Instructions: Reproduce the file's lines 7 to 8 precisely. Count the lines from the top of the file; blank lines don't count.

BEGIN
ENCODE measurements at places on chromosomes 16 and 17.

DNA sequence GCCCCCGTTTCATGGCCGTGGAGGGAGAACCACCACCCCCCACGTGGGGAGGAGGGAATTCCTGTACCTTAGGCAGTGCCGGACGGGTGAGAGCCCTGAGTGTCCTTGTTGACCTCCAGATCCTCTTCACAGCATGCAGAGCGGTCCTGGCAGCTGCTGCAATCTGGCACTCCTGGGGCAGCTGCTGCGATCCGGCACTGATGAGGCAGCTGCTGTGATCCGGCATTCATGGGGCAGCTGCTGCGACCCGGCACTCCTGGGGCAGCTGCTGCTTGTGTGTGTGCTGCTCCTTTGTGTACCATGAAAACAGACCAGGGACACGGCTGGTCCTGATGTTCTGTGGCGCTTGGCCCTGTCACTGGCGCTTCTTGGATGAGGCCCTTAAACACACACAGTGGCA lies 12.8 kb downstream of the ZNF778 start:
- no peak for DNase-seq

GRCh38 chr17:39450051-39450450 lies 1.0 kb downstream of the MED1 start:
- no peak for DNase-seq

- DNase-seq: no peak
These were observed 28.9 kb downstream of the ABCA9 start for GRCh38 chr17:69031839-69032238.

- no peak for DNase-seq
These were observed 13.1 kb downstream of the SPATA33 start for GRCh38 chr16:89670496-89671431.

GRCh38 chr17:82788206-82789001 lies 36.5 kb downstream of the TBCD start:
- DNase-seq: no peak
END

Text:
These were observed 28.9 kb downstream of the ABCA9 start for GRCh38 chr17:69031839-69032238.

- no peak for DNase-seq